Diagnosis

Your doctor may diagnose lichen sclerosus based on:

  • A physical examination
  • Removal of a small piece of affected tissue (biopsy) for examination under a microscope

Your doctor may refer you to a specialist in skin conditions (dermatologist) or the female reproductive system.

Treatment

If you have lichen sclerosus on or around your genitals or anus, or have a more advanced case on other parts of your body, your doctor will recommend treatment. Treatment helps reduce itching, improve your skin's appearance and decrease further scarring. Recurrence is common. Rarely, lichen sclerosus gets better on its own.

Corticosteroids

Corticosteroid ointments or creams are commonly prescribed for lichen sclerosus. Initially, you'll generally have to use cortisone creams or ointments on the affected skin twice a day. After several weeks, your doctor will likely recommend that you only use these medications twice a week to prevent a recurrence.

Your doctor will monitor you for side effects associated with prolonged use of topical corticosteroids, such as further thinning of the skin.

Other treatment options

If corticosteroid treatment doesn't work or if months of corticosteroid therapy are needed, your doctor may prescribe an ointment such as tacrolimus (Protopic).

Removal of the foreskin (circumcision) in men is a common treatment in cases resistant to other therapies or more-advanced cases. Surgery in the genital or anal area generally isn't recommended for women with lichen sclerosus because the condition may just come back after surgery.

Ask your doctor how often you should return for follow-up exams. They are generally recommended every six to 12 months.

Lifestyle and home remedies

These self-care tips may help, whether you are undergoing treatment or not:

  • Apply lubricant (petroleum jelly, A and D ointment, Aquaphor) to the affected area.
  • Gently wash the affected area daily and pat dry. Avoid harsh soaps and bathing too much.
  • Ease burning and pain with oatmeal solutions, sitz baths, ice packs or cool compresses.
  • Take an oral antihistamine at bedtime to help control the itching as you try to sleep.

Preparing for your appointment

If you have signs and symptoms common to lichen sclerosus, make an appointment with your primary care doctor. Your doctor may refer you to a specialist in the diagnosis and treatment of skin conditions (dermatologist).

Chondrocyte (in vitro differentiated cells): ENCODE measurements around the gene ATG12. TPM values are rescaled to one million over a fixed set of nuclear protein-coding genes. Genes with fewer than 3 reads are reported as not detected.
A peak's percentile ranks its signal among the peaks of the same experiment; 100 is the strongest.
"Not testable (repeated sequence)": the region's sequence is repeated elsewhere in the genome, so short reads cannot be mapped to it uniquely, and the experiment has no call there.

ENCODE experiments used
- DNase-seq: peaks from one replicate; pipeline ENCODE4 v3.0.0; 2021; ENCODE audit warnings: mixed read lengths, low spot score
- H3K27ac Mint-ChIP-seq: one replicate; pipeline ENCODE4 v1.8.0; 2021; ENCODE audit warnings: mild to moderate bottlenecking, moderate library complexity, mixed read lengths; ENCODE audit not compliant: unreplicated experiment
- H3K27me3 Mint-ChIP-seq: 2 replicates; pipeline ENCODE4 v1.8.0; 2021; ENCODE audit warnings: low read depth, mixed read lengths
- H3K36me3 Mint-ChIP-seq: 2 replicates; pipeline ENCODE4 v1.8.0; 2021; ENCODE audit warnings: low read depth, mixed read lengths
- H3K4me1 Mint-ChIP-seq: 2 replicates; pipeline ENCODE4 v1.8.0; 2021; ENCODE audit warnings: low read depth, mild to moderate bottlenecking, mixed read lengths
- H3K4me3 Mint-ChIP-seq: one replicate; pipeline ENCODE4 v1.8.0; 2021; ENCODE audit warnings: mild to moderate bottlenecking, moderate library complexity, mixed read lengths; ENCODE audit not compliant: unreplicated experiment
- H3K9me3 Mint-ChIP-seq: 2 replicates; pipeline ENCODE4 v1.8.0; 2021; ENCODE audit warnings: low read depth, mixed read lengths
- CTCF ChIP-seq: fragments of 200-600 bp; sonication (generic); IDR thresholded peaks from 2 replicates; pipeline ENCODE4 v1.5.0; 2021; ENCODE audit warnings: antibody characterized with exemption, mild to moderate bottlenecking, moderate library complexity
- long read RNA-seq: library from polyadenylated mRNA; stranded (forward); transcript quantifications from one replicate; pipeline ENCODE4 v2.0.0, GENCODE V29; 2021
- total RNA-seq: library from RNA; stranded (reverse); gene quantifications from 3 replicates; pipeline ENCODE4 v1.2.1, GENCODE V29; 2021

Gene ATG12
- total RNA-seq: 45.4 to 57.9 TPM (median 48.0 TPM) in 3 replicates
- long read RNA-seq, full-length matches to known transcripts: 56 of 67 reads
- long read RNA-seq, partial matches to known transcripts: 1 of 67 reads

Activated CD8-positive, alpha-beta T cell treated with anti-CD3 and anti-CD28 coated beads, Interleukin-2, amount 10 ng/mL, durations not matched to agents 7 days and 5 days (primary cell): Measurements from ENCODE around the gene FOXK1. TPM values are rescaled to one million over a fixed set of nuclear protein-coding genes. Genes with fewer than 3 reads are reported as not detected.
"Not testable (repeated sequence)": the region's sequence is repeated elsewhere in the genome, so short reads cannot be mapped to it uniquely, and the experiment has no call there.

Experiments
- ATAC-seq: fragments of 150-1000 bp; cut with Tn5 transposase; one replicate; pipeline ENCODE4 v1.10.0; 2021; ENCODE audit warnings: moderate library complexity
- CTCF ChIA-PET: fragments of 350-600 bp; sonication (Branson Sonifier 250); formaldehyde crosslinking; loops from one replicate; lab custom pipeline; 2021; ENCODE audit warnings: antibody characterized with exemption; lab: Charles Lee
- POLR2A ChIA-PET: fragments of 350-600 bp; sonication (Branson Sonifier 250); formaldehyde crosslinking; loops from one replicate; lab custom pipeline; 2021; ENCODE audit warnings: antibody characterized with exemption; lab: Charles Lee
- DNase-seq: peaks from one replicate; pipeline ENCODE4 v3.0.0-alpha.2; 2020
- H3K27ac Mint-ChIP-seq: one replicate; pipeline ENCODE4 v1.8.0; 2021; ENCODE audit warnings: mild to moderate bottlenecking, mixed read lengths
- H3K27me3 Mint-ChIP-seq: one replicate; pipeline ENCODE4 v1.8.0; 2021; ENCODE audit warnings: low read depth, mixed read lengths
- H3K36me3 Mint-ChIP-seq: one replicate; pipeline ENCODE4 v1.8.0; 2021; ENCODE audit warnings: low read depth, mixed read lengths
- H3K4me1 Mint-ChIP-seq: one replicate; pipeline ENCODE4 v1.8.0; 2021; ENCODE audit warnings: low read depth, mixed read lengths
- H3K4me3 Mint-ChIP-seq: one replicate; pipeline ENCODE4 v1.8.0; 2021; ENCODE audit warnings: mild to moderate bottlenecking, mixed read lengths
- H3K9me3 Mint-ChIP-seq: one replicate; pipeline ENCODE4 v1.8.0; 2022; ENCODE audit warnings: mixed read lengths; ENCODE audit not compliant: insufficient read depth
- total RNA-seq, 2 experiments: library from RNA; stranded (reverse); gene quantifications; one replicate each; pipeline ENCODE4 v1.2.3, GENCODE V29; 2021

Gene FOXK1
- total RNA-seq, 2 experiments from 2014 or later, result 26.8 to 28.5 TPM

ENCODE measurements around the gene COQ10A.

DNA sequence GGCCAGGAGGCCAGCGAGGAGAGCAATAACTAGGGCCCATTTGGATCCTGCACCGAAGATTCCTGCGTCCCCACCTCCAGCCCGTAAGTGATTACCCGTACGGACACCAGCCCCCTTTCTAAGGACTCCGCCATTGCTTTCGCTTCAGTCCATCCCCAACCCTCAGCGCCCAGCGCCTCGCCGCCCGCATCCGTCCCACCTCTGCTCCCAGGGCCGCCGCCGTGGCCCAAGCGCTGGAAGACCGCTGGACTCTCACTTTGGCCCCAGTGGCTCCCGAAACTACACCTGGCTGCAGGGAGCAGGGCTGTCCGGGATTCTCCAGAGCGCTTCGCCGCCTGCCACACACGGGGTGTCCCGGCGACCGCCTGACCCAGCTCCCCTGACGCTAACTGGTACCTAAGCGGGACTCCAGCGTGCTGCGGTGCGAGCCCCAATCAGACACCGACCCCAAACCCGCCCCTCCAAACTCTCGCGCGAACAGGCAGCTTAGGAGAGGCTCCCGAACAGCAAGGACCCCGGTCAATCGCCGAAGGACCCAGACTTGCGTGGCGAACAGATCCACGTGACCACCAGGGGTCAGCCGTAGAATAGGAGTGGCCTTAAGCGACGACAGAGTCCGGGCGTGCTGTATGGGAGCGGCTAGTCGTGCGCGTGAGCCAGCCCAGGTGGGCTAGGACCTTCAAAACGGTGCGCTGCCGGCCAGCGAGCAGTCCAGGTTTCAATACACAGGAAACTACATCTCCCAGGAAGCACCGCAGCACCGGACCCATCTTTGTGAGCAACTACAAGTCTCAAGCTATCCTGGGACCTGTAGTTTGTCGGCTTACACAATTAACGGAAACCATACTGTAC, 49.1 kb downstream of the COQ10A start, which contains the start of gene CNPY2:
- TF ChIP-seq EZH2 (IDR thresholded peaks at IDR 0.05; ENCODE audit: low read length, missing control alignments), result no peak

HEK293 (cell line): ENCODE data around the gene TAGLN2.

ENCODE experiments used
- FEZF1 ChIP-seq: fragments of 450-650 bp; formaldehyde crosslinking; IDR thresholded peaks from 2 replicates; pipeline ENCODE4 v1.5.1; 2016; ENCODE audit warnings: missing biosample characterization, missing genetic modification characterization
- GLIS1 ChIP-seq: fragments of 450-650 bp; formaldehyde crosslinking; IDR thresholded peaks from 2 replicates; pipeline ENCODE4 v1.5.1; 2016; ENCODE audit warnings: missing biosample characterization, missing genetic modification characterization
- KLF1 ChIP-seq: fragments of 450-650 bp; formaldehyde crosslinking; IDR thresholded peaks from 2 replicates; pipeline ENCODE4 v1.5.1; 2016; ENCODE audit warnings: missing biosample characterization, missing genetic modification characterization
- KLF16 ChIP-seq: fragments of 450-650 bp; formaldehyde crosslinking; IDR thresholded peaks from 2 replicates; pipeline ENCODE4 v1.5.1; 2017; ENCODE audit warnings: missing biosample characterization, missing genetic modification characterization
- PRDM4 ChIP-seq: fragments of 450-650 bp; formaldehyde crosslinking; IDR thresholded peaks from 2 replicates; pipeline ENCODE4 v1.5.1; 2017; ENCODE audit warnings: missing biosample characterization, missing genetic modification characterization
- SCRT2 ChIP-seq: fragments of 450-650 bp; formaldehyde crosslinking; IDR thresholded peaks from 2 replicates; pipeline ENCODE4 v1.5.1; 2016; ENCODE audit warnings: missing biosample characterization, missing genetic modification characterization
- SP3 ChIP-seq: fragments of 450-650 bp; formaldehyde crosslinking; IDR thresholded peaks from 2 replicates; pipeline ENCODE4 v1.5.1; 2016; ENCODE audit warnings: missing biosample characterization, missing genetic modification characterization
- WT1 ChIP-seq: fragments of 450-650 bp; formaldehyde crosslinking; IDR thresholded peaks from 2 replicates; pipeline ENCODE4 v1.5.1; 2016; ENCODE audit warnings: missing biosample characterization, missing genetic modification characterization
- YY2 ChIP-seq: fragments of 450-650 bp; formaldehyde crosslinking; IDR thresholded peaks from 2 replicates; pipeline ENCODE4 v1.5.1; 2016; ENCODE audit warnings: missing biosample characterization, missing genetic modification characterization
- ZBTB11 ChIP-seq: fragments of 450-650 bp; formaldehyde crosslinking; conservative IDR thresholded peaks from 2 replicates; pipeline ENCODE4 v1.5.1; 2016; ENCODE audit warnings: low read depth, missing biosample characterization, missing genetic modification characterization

Here's some information to help you get ready for your appointment.

What you can do

Before your appointment make a list of:

  • Your symptoms and how long you've had them.
  • Your key medical information, such as other conditions with which you've been diagnosed and any prescription or over-the-counter medications you're using, including vitamins and supplements.
  • Questions to ask your doctor.

Some basic questions to ask your doctor about possible lichen sclerosus include:

  • What's the most likely cause of my symptoms?
  • What treatment approach do you recommend, if any?
  • If the first treatment doesn't work, what will you recommend next?
  • How much do you expect my symptoms will improve with treatment — and how soon?
  • Will I need treatment for this condition for the rest of my life?
  • What self-care steps can I follow to ease my symptoms?
  • What can I do to help prevent a recurrence?

What to expect from your doctor

Your doctor is likely to ask you a number of questions, such as:

  • How severe is your discomfort?
  • Have you noticed any bleeding?
  • Do your symptoms include pain with urination or bowel movements?
  • Do your symptoms include pain with sexual intercourse?
  • Have you had any previous injuries to the affected area?
  • What steps have you taken to treat this condition yourself?
  • Have you had prescription treatments for this condition?
  • Have you been diagnosed with any other medical conditions?
Oct. 09, 2018
References
  1. Ferri FF, et al., eds. Diseases and disorders. In: Ferri's Fast Facts in Dermatology: A Practical Guide to Skin Diseases and Disorders. 2nd ed. Philadelphia, Pa.: Elsevier; 2019. https://www.clinicalkey.com. Accessed Aug. 24, 2018.
  2. Fistarol SK, et al. Diagnosis and treatment of lichen sclerosus. American Journal of Clinical Dermatology. 2013;14:27.
  3. What is lichen sclerosus? National Institute of Arthritis and Musculoskeletal and Skin Diseases. https://www.niams.nih.gov/health-topics/lichen-sclerosus. Accessed Aug. 24, 2018.
  4. Schlosser BJ, et al. Lichen sclerosus and lichen planus in women and girls. Clinical Obstetrics and Gynecology. 2015;58:125.
  5. AskMayoExpert. Lichen sclerosus (balanitis xerotica obliterans). Rochester, Minn.: Mayo Foundation for Medical Education and Research; 2018.